But you've got someone in power working against that by calling news fake, and vilifying journalists, and saying that anything that is said that doesn't come from this source is not true. I knew something was wrong when he told his followers not to watch the DNC. So I watched the RNC. I watched every minute of it. I've watched every debate from all of the parties. I am fully aware of every single person that ran. I watched everything. That's how you make a decision.
So if all you hear is one side of a story, and you have someone saying, "My side is the truth, but that person is lying," how will you know? My heart broke when he did what he did to that CNN reporter. My heart broke. Because this is a man that has the most power in the world telling the people that are going to keep him in check "You don't matter. Your questions don't matter, and what you put out is not real. Because you're saying things about me that I don't like."
If he was a decent man, and he heard that a foreign power had intruded in our electoral process, and he cared about this country, he would say, "Stop everything. Let's redo all of this. Because I don't want it if I didn't earn it, and I definitely don't want it if somebody wants me because it benefits them, and that person is possibly a war criminal."
You guys don't know yet about the future of "The Odd Couple"?
We don't. No idea. No, we have no idea. We literally will find out in May, and they have us until June. And listen, we did the best we could, CBS did the best they could, Nielsen numbers count. That's why I've been begging to everyone, I'm like, "Guys just watch these last three. If you've never seen the show, please tune in."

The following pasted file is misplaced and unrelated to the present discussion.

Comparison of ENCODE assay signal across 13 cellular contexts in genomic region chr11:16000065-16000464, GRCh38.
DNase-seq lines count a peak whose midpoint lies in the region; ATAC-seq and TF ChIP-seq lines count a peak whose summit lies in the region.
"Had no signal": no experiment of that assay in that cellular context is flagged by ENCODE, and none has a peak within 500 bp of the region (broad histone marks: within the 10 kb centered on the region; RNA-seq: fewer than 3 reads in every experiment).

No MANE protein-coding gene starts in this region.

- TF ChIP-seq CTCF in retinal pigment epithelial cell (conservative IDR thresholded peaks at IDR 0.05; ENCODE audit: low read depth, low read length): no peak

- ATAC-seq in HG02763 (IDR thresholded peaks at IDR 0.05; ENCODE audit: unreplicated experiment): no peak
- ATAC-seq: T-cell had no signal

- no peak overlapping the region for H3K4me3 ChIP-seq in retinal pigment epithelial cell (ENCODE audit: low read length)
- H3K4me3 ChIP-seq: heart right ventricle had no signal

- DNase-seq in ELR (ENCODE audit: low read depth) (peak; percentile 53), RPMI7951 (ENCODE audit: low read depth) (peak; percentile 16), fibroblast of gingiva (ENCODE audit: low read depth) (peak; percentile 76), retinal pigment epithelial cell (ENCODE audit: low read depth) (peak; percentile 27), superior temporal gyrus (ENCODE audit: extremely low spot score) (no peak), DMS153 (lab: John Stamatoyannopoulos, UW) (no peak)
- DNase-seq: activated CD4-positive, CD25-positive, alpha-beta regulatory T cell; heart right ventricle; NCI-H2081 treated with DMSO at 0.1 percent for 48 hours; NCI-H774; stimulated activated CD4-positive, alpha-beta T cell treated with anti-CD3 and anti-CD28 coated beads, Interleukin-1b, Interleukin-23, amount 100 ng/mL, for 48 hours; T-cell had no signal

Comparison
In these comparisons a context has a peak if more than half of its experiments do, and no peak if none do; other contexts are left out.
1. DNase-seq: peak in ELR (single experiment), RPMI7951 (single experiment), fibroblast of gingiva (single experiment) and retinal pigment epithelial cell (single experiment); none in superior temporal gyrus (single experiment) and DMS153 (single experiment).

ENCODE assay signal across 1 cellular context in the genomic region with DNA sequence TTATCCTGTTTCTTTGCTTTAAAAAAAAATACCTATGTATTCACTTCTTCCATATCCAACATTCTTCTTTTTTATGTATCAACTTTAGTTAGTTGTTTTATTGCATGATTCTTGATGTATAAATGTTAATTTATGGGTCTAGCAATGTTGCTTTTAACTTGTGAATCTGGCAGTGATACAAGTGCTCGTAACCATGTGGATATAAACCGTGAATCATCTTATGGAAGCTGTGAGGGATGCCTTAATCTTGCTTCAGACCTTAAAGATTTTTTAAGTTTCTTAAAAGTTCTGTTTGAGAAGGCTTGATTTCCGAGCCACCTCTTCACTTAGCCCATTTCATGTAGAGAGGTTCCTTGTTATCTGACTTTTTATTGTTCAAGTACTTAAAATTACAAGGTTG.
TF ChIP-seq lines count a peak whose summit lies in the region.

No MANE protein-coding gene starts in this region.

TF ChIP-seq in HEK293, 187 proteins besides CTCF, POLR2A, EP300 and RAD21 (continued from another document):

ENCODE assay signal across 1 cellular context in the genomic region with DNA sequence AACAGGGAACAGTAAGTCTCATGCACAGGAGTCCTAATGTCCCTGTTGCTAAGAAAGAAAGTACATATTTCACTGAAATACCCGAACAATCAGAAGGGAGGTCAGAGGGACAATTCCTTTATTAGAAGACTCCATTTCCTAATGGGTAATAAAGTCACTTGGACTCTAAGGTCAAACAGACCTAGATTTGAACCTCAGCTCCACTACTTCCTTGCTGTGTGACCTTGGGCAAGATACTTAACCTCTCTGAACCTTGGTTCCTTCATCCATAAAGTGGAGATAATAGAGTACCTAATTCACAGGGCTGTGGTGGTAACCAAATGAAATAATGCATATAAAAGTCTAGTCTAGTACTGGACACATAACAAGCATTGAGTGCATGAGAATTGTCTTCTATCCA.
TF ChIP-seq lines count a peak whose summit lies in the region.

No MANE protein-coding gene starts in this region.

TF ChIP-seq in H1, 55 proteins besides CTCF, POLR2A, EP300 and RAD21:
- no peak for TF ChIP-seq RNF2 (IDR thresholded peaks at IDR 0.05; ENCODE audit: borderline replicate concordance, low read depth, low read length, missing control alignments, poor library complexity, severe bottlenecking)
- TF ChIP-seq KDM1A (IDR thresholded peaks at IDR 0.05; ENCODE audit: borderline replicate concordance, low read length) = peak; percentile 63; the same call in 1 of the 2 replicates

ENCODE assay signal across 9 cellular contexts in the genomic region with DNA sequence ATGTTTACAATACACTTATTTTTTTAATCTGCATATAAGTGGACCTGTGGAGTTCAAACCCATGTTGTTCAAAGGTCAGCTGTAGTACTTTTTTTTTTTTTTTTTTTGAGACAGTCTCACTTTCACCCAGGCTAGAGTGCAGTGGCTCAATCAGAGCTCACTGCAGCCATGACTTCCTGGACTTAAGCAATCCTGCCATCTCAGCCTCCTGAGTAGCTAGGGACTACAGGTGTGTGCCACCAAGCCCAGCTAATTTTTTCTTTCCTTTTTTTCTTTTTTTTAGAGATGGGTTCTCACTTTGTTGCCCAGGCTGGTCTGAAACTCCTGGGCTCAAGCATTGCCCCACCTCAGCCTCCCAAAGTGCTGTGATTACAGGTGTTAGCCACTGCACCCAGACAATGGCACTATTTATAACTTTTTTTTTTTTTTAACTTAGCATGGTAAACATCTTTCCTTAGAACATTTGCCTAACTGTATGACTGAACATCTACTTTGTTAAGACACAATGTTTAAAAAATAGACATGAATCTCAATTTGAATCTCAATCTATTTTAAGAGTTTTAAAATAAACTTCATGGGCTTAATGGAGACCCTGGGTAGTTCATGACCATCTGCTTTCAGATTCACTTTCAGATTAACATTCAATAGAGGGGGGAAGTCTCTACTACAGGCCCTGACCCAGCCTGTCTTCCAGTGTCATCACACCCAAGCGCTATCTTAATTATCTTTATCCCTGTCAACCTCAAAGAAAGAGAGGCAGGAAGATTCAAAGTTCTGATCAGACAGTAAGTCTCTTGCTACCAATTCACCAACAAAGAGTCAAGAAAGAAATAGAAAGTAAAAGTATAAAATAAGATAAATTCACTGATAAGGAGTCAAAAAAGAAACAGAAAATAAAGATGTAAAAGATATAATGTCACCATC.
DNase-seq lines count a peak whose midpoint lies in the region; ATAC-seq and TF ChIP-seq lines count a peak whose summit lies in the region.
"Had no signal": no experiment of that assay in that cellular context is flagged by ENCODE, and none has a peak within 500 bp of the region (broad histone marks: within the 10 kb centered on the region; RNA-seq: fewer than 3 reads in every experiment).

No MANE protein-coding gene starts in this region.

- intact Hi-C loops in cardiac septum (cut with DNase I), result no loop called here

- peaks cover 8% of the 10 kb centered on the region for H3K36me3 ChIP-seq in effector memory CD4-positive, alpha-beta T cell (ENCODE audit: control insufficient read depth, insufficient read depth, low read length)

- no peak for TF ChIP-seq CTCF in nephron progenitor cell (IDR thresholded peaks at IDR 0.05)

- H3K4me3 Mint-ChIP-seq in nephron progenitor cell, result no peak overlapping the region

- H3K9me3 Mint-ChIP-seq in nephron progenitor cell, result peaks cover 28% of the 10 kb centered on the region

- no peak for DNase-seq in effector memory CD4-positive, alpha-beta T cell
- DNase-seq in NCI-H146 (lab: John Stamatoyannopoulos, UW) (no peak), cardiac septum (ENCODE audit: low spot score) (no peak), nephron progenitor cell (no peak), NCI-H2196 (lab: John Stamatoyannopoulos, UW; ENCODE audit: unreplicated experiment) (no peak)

They put us behind Matt LeBlanc's show and we held on 100% to his -- and he was a rerun, and we held on to all of it. That's the first time this season we've held on to 100% of our lead-in. I think Matt into Matthew [Perry] would have been a really great opportunity for our show. I don't know why it never happened.
Did you get to have many encounters with Garry Marshall before we lost him last year?
I did. There's actually a video of me talking to [TV Line's] Michael Ausiello where I cried like a baby through the whole interview about Garry. He was simply the best that there was. The only person I can think of that even comes close to his level of caring for other people is Henry Winkler. The two of them are cut from the same cloth.
This, in my opinion, perfectly encapsulates who Garry Marshall was: he said, "It's nice to be important, but it's more important to be nice." And he lived that. I don't care if you were a street sweeper, or President of the United States. Garry treated you exactly the same and it was with love and kindness. And if you were rotten, he let you know you were rotten, and you didn't have to be that way. You could do better, because we don't do that here. And he created sets with lovely, wonderful people for that reason.
I felt his loss stronger in certain instances than some family members that I lost, because there's not a time in my life where he wasn't a part of it. I love entertainment, so at every point in my life, there's a Garry Marshall moment, a Garry Marshall memory. Then to get to work with him, and he was lovely, funny, and an encyclopedia of sitcom info.
When he did the episode he did with us, getting to act with him was amazing because he's got little tidbits: "When you cross, you make sure you ring the doorbell, then knock on the door -- it's funnier." And sure enough, if you rang the doorbell and then knocked, the crowd went "Yaaah!" It's like he understood the math of how a joke hit someone in the funny bone.